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Weather no friend to school ballclubs so far this spring

Weather no friend to school ballclubs so far this spring

Most local high school baseball and softball leagues are hoping to start their seasons at the end of
Weather no friend to school ballclubs so far this spring
With many baseball and softball diamonds covered with puddles and mounds of melting snow, like this one Thursday, April2, 2015, at Shenendehowa High School, many area scholastic teams will be looking for alternate playing fields or waiting to begin the...

Since the 1970s, Aileen Durrant has served as a Section II softball assigner, so she knows the drill: For the first few weeks of every season, her schedule of umpires assigned to games is more a rough draft than a final copy.

“Everything just keeps changing,” she said Friday at the close of another week in which Section II baseball and softball teams struggled against Mother Nature. Earlier this week, the Suburban Council announced a second wave of league-wide postponements and now plans to have its first games April 9 — a full week after its original start date.

Most local leagues are in a similar situation and are hoping to start at the end of next week, while teams in late-starting leagues have seen non-league games postponed.

“This has been an extended winter that has really jammed up the start of our season. There’s light at the end of the tunnel because our fields are drying out, but this has been the worst I can remember,” said Shenendehowa baseball head coach Greg Christodulu, whose team’s field is still unplayable.

Rico Frese, head coach at Maple Hill and Section II baseball coordinator, said a delay to start his sport’s season is nothing new; most years, the spring season sees its first scheduled games pushed back. And those around the area are used to it.

“Guys have been around the block. This isn’t the first time we’ve had it happen,” he said. “I just plow ahead.”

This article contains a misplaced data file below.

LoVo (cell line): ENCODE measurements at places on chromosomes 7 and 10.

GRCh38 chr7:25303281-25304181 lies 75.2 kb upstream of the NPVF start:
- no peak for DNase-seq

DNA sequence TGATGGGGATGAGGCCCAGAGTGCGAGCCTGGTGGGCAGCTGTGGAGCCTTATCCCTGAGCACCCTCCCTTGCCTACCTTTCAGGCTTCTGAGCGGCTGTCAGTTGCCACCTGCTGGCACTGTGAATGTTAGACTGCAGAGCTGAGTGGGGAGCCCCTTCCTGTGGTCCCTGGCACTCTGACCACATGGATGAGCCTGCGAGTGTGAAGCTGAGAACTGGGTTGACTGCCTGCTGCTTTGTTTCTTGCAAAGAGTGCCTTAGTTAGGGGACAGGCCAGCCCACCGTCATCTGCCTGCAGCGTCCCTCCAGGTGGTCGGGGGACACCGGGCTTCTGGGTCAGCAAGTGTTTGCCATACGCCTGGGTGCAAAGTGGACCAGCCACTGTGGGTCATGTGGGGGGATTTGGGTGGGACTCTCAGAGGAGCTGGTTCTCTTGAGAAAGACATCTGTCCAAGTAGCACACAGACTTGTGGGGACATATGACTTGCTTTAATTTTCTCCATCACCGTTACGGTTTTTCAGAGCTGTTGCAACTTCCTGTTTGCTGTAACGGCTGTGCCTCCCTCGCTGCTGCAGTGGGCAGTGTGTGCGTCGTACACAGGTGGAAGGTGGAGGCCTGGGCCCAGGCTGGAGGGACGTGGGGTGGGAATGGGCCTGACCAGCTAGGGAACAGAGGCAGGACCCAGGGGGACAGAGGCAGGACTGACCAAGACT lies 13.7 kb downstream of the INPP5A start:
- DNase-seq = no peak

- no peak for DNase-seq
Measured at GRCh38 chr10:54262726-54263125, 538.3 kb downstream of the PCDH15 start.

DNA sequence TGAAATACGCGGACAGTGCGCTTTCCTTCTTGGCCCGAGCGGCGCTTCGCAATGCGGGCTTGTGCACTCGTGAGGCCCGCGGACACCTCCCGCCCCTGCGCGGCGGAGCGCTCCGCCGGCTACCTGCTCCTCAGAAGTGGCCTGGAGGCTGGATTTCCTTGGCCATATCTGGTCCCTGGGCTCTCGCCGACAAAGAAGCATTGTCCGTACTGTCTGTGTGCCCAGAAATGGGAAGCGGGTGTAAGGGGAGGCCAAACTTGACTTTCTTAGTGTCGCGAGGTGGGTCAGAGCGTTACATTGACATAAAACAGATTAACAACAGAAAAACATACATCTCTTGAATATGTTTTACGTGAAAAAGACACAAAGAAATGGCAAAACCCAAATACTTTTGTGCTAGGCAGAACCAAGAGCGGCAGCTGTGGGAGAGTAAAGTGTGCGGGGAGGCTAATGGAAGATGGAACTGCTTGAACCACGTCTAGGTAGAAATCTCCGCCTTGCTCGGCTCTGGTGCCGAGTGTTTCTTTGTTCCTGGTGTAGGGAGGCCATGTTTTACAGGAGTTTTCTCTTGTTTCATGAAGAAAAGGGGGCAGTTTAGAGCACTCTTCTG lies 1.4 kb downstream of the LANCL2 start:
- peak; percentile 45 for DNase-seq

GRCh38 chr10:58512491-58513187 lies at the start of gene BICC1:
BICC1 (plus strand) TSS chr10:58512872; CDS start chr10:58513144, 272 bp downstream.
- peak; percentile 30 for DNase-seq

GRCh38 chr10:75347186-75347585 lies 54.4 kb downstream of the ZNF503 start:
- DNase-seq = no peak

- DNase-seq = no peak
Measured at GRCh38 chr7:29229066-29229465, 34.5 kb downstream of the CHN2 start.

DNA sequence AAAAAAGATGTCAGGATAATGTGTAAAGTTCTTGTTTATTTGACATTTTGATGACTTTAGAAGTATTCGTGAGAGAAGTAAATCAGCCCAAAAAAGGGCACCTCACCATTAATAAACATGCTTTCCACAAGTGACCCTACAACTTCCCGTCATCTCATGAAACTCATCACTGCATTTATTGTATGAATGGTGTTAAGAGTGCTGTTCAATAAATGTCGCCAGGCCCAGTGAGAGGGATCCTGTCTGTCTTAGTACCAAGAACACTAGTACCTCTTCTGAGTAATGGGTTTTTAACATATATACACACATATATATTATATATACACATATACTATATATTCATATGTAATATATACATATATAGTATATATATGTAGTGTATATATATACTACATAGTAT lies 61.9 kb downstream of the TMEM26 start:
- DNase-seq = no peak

Frese meant that figuratively, but many ball clubs — his included — have spent practice time this spring uncovering their fields. Some fields, however, have maintenance issues that go beyond a group of teenagers with shovels.

Fonda-Fultonville Athletic Director Eric Wilson has baseball and softball games scheduled on his team’s home fields Thursday and Friday. His baseball field, he said, has snow all around home plate and lining its dugouts. Meanwhile, he estimated his softball field has a couple feet of snow left on it.

“So, they’re in even worse shape right now,” said Wilson, who added his school is still on track to play host to its annual steeplechase/pentathlon meet Thursday.

Some baseball and softball teams have been able to find places to scrimmage or have the ability to hold workouts in either gymnasiums or indoor sports facilities. Christodulu said his Plainsmen spent their first two weeks of practices at The Sports Barn in Halfmoon and also were one of a few area teams to take a trip south to get in some controlled scrimmages. Of course, Shenendehowa’s trip to Maryland was for naught; bad weather followed the team’s bus, and the Plainsmen returned home without getting to play an inning.

“Even that trip was blown up with the weather,” Christodulu said.

Durrant said she has learned not to get frustrated with early-season postponements; she expects teams to be playing with regularity by April 15. If she is correct, Section II baseball and softball squads will have roughly five weeks — rather than the originally scheduled seven — to complete their 20-game regular seasons before the May 18 postseason seeding meeting.

That time crunch will create headaches for coaches and players, but that’s just part of the game for area ballclubs.

“We’ll get our seasons in, but we live in the Northeast, not Florida,” Durrant said.

The latter location is where Section II softball coordinator Cathy Allen is at the moment. With a chuckle, the longtime section coordinator said she will deal with the postponement fallout when she makes it back to upstate New York.

“Right now,” she said, “I’m on my way to the beach.”

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